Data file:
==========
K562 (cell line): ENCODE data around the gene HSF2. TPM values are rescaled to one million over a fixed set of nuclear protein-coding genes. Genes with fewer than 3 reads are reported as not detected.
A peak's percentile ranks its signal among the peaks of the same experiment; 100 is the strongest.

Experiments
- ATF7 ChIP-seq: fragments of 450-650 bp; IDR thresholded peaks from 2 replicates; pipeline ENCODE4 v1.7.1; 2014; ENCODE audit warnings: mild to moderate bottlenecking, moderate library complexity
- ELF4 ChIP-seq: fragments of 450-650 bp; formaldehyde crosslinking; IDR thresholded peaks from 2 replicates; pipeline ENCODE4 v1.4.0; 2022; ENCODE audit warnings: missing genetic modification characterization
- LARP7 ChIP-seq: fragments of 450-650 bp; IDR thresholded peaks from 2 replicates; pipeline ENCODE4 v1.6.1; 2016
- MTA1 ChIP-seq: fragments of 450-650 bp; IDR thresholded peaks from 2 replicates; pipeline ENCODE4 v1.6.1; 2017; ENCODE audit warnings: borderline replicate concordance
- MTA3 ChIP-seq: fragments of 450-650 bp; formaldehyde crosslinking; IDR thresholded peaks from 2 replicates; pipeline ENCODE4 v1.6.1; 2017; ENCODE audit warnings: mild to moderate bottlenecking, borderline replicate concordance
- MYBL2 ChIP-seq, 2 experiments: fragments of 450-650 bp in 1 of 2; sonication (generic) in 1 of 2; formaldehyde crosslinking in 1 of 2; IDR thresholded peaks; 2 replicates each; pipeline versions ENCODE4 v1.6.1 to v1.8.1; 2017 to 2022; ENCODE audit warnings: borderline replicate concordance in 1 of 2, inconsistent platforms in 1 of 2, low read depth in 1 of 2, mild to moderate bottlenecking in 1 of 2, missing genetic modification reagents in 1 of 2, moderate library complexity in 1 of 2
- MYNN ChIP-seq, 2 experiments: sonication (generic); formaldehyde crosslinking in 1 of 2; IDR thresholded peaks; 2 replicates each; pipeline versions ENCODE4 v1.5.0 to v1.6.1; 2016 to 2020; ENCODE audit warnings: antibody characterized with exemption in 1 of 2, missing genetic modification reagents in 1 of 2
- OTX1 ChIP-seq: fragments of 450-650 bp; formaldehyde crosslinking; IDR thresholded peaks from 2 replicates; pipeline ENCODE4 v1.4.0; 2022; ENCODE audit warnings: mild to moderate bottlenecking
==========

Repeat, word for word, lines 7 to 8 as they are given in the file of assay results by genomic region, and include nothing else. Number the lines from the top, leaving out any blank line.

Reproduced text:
- MTA1 ChIP-seq: fragments of 450-650 bp; IDR thresholded peaks from 2 replicates; pipeline ENCODE4 v1.6.1; 2017; ENCODE audit warnings: borderline replicate concordance
- MTA3 ChIP-seq: fragments of 450-650 bp; formaldehyde crosslinking; IDR thresholded peaks from 2 replicates; pipeline ENCODE4 v1.6.1; 2017; ENCODE audit warnings: mild to moderate bottlenecking, borderline replicate concordance